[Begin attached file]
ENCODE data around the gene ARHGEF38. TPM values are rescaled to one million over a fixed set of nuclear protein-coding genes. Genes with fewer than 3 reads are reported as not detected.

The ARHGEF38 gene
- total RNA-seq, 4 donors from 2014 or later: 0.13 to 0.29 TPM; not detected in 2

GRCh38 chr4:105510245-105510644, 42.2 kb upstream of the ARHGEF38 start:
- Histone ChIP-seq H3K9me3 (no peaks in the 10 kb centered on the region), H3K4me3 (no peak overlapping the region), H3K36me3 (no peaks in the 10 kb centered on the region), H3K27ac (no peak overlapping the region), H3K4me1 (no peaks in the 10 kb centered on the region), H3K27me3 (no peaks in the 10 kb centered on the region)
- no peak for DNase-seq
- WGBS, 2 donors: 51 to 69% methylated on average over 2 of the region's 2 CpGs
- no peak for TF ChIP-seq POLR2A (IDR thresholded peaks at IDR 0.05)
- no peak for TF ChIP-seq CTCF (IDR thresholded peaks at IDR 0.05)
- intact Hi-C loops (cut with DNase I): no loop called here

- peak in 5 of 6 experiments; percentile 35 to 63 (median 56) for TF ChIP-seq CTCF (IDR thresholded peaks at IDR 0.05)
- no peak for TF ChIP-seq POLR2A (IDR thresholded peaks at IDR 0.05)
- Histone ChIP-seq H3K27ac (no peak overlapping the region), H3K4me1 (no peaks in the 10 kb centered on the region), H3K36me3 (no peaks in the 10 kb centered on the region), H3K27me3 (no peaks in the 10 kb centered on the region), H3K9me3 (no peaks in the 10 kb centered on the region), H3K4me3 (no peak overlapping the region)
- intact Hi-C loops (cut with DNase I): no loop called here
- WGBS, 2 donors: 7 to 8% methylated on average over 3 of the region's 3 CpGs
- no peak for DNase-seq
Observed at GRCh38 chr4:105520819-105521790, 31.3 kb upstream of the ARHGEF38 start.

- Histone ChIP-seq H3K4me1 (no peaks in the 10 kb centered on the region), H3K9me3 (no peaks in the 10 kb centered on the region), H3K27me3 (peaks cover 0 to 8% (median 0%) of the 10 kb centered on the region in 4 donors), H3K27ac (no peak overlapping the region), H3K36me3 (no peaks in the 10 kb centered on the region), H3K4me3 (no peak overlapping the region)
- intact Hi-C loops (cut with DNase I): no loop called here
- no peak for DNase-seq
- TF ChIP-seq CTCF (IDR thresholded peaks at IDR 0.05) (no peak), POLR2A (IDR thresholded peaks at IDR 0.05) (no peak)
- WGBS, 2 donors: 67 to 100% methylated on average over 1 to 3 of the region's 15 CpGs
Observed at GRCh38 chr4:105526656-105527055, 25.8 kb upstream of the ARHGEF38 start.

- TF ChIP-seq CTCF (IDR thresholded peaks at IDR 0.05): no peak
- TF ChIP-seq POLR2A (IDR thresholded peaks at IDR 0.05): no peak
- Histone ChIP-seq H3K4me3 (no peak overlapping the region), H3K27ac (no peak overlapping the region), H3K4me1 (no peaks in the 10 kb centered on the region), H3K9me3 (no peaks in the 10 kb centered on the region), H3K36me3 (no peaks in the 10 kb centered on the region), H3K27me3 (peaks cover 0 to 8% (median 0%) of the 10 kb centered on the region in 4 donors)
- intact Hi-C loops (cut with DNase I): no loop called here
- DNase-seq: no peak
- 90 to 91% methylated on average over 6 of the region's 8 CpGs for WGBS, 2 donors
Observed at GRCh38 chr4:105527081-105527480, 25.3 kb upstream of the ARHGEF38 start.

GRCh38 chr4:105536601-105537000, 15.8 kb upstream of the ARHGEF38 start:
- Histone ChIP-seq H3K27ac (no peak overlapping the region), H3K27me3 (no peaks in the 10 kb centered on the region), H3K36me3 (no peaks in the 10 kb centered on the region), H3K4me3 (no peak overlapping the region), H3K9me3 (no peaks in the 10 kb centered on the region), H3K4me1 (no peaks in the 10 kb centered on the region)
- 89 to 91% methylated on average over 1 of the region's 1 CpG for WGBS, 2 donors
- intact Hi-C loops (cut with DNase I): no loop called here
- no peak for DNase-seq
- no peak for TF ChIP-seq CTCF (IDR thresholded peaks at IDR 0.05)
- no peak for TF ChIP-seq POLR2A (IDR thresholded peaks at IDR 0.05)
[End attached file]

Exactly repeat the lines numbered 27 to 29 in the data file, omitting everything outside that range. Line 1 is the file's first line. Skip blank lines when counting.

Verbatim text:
- intact Hi-C loops (cut with DNase I): no loop called here
- DNase-seq: no peak
- 90 to 91% methylated on average over 6 of the region's 8 CpGs for WGBS, 2 donors